In this 250-page indictment, Watson pokes into the smallest crevices in my writings while omitting the aspects of my writings that, on his own admission, allowed him to set himself up as an libertarian thinker. Divesting all my writings of their contexts — spanning some forty years in social movements — he wantonly tosses together my casual observations and polemical exaggerations with my more considered writings on social theory, ecology, urban development, politics, and philosophy.
Running through almost every paragraph of Watson’s book are vituperative attacks, manic denunciations, ad hominem characterizations, and even gossipy rumors. In time, the reader becomes so drenched in Watson’s downpour of trivia, distortion, and personal venom that he or she may well lose sight of the basic differences between Watson and myself — the very issues that motivated my critique of his views in SALA.
What, after all, are the views that Watson is really trying to advance as the “future social ecology” that he advertises as an advance over my own? What precisely does it consist of? Amid the thickets, thorns, and weeds of personal invective that proliferate in Watson’s book, I find four basic tenets that he is promoting — each of which, if adopted by anarchists, would radically remove anarchism from the liberating realm of Enlightenment thought and entomb it in the mystical realm of anticivilizationism, technophobia, primitivism, and irrationalism.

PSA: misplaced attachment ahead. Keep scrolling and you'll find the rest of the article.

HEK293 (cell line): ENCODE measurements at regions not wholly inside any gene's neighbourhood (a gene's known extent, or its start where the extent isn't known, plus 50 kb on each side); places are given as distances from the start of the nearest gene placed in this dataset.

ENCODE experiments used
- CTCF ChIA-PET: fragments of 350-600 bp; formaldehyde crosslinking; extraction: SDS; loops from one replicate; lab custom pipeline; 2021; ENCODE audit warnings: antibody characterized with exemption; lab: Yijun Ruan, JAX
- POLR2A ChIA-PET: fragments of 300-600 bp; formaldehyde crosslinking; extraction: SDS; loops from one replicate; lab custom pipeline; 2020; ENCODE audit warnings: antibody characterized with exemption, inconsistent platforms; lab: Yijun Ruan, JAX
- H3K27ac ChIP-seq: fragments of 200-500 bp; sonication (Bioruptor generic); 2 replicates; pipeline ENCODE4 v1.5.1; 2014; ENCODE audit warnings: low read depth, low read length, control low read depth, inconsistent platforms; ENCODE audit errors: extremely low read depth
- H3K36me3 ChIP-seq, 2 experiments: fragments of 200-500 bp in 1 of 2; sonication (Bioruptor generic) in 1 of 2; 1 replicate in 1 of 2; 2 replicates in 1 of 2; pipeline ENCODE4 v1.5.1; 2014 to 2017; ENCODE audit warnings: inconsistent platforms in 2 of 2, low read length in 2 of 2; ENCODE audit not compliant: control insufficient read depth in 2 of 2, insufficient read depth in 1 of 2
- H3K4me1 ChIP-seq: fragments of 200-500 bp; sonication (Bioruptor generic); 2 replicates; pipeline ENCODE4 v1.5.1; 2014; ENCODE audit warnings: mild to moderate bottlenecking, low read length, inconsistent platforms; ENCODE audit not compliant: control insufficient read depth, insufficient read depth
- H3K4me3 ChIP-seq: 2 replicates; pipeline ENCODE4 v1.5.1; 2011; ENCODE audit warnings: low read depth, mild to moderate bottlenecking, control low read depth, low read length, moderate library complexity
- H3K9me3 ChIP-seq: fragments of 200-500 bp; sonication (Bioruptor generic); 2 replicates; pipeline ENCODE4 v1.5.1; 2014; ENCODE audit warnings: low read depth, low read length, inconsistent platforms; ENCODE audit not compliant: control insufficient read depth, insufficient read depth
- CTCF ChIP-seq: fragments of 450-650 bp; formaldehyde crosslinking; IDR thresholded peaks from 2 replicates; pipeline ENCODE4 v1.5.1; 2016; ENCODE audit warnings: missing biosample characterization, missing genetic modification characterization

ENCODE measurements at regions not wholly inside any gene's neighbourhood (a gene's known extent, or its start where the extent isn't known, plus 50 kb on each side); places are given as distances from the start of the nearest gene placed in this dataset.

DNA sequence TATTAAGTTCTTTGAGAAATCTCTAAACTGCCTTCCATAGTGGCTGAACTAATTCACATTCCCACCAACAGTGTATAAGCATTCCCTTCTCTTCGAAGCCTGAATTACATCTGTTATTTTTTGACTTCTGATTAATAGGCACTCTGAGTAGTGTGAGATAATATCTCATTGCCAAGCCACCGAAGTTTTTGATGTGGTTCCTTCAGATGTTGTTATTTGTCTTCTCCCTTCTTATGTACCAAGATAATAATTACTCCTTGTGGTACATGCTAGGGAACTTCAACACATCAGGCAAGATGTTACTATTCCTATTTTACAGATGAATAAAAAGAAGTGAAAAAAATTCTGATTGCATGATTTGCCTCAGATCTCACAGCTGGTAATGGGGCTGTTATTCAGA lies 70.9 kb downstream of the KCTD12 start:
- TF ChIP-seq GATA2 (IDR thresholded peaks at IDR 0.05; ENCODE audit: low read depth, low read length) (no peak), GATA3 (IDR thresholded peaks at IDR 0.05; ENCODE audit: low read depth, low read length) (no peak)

Civilization and Progress
For many years, in many different essays, as I pointed out in SALA, Watson has sharply rejected civilization, presumably in its Western form (although he devotes little space to denunciations of Oriental despotisms, with their megamechanical armies of serflike gang laborers). Thus, he told us in 1991: “Civilization is coming to be regarded ... as a maladaption of the species, a false turn or a kind of fever threatening the planetary web of life” (CIB, p. 10). It has been little more than “a labor camp from its origins” (CIB, p. 12); it is “a machine, an organization,” “a rigid pyramid of crushing hierarchies,” “a grid expanding the territory of the inorganic” (CIB, p. 12). Its “railroad leads not only to ecocide, but to evolutionary suicide” (CIB, p. 13).
Nor is it merely one or several aspects of civilization that exhibits these qualities: it is civilization as such. In 1988 he wrote that civilization is “destructive in its essence to nature and humanity” (HDDE, p. 3). In 1984 he wrote that we must be “willing to confront the entirety of this civilization and reclaim our humanity” (SDT, p. 11). While considering the mystical pap of Monica Sjoo and Barbara Mor (in their book The Great Mother Goddess) to be “fascinating,” he nonetheless reproaches them for placing quotation marks around the word civilization because it suggests “a reverse or alternative perspective on civilization rather than ... challenge its terms altogether” (CIB, p. 14, n. 23).